Secondly, the increasingly hideous post-Yahoo-buyout had another one of its periodic freakouts, ditching blogs from its database left and right and resetting a whole lot more to look like they haven’t been updated since early October, then refusing to allow new updates to register. This has really frigged up Where the Monsters Go, my horrorblog aggregator service, as it runs off of’ code. (The same ignominious fate has befallen Dave G.’s wonderful Comic Weblog Update Page as well.) I’ve tried to add some of the missing blogs back in and will continue to do so, but it looks like getting all the listed blogs to register update will require some hours of work, hours that I don’t appear to have at the moment. And there’s always the fact that seems likely, if not guaranteed, to have another meltdown like this in the near future, which means the whole fixer-upper enterprise would be a waste of time.

Finally, a heaping helping of extra work and a lingering hangover from the mandatory daily blogging of my big October marathon have left me too pooped to pop, as far as blogging’s concerned. Hopefully all three of these problems will be solved soon, but I just wanted to give folks a heads up as to what’s been going on around here.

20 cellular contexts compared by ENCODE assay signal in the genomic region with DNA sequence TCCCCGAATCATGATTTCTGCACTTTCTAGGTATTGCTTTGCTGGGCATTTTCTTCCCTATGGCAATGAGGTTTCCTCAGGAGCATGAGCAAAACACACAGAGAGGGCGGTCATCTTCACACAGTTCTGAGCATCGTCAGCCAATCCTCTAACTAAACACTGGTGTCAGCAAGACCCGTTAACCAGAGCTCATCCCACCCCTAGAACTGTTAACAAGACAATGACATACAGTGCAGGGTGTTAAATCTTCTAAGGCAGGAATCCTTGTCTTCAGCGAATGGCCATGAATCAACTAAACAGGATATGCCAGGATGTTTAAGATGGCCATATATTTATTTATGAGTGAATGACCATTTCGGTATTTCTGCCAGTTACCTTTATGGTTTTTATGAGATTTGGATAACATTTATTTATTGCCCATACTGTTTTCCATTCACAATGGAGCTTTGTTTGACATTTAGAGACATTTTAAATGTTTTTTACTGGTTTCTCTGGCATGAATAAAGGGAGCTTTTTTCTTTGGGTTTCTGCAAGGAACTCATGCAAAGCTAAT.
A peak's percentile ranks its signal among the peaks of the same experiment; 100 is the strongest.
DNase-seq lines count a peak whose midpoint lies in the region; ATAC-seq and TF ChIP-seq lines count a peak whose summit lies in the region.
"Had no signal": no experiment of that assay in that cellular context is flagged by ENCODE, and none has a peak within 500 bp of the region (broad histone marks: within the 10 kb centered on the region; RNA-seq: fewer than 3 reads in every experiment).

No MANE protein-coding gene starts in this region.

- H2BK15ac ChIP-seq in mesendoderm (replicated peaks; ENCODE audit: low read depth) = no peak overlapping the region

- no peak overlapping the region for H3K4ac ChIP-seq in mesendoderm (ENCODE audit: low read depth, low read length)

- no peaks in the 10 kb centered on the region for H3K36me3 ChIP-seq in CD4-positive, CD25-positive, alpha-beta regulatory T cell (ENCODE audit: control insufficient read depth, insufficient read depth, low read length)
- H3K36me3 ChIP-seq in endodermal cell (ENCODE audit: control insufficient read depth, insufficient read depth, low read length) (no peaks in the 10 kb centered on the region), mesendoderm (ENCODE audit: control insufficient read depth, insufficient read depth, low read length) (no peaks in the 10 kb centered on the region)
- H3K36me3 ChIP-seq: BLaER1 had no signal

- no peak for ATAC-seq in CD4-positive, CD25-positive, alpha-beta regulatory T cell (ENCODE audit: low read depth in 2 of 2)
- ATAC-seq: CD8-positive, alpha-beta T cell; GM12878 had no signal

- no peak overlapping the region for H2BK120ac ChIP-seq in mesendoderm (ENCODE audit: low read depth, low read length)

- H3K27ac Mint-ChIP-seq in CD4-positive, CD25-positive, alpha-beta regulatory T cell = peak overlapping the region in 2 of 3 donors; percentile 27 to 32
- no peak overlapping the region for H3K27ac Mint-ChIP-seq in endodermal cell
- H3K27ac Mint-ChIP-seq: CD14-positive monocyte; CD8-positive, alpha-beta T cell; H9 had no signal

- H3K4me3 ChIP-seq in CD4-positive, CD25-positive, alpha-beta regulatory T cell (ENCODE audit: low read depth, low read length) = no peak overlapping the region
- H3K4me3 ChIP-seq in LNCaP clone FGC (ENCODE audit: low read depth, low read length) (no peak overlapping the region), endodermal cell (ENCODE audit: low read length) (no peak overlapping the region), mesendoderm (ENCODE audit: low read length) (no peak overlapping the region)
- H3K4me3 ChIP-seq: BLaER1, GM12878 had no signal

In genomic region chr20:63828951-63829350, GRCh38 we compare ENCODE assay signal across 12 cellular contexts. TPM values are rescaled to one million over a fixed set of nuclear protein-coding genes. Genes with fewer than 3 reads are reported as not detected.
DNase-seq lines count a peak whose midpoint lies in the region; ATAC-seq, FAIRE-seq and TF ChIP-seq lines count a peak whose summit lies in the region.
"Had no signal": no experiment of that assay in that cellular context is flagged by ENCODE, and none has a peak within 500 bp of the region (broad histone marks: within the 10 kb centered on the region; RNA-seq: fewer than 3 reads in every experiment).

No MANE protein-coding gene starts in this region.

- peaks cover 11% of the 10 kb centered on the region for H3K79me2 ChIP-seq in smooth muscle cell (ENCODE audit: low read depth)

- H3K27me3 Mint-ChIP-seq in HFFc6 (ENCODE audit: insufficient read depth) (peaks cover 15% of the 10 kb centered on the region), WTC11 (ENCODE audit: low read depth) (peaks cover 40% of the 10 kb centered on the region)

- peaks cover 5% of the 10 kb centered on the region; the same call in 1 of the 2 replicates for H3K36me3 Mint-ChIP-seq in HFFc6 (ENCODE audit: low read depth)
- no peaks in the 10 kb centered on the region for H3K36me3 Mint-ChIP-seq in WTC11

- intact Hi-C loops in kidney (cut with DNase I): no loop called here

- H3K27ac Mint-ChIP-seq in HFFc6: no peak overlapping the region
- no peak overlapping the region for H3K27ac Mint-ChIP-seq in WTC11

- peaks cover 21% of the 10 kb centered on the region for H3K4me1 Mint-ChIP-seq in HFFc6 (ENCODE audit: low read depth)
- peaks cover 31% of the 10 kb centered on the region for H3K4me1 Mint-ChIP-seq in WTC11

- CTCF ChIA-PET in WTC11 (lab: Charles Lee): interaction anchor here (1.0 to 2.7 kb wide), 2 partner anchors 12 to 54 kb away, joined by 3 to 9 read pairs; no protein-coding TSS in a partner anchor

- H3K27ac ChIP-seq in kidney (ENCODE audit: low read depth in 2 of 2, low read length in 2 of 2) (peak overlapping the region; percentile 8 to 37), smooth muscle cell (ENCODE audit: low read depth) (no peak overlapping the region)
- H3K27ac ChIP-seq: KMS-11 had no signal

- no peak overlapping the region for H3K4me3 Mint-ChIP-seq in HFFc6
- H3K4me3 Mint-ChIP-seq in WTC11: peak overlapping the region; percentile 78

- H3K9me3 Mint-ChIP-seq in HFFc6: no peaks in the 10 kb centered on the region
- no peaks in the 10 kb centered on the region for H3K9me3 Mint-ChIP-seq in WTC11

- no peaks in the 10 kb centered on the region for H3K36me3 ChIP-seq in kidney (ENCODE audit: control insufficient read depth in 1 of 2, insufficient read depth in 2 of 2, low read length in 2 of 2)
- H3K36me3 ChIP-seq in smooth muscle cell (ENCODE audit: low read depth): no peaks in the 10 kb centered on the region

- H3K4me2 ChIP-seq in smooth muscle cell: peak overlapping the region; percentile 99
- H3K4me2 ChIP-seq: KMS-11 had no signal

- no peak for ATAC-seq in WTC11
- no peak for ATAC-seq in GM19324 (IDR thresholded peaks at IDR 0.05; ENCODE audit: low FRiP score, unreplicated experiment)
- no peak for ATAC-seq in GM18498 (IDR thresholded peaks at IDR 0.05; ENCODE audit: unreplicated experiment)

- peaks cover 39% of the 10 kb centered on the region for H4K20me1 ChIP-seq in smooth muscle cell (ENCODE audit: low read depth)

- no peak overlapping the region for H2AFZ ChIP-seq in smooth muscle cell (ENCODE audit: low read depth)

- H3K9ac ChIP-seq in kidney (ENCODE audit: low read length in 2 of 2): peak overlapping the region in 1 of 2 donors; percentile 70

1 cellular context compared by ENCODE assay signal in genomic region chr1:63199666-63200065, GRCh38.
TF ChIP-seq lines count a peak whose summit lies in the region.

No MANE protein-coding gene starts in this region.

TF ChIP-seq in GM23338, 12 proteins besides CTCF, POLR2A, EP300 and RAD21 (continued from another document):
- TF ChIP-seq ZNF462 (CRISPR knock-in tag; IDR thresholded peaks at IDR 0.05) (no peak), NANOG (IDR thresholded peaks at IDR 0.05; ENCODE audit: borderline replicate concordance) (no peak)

New Comics Day

November 7, 2005

Recently I wrote a short comic about prolific Ukrainian serial child-murderer Andrei Chikatilo; a swell artist by the name of Matt Rota drew it. The end result is “It Brought Me Some Peace of Mind” (the title comes from a quote of Chikatilo’s explaining why he did what he did), which I’m happy to post for your enjoyment, or whatever, here on the site. It’s twenty stand-alone panels, so apologies in advance for the user-unfriendly interface, but a judicious use of your tabbed-browsing capabilities should do the trick. I hope you like it!

Favorite Songs meme

November 4, 2005

Boy, do I like lists. So how could I resist this meme? Taken from Bill Sherman, with some of the categories he deleted added back in and some new ones of my own thrown on the end for good measure. Pass it on!


Favorite Beatles song: I prefer “the Beatles gestalt” rather than naming any one Beatles song, but okay, fine, “Mother Nature’s Son”

Favorite solo song by a former Beatle: “My Sweet Lord” by George Harrison

Favorite Bob Dylan song: I don’t really have one

Favorite Pixies song: “Monkey Gone to Heaven”

Favorite Prince song: “Purple Rain”

Favorite Michael Jackson song: “Don’t Stop Till You Get Enough”

Favorite Depeche Mode song: “Enjoy the Silence”

Favorite Cure song: “Pictures of You”

Favorite song that most of your friends haven’t heard: “2HB” by Roxy Music

Favorite Beastie Boys song: “Shake Your Rump”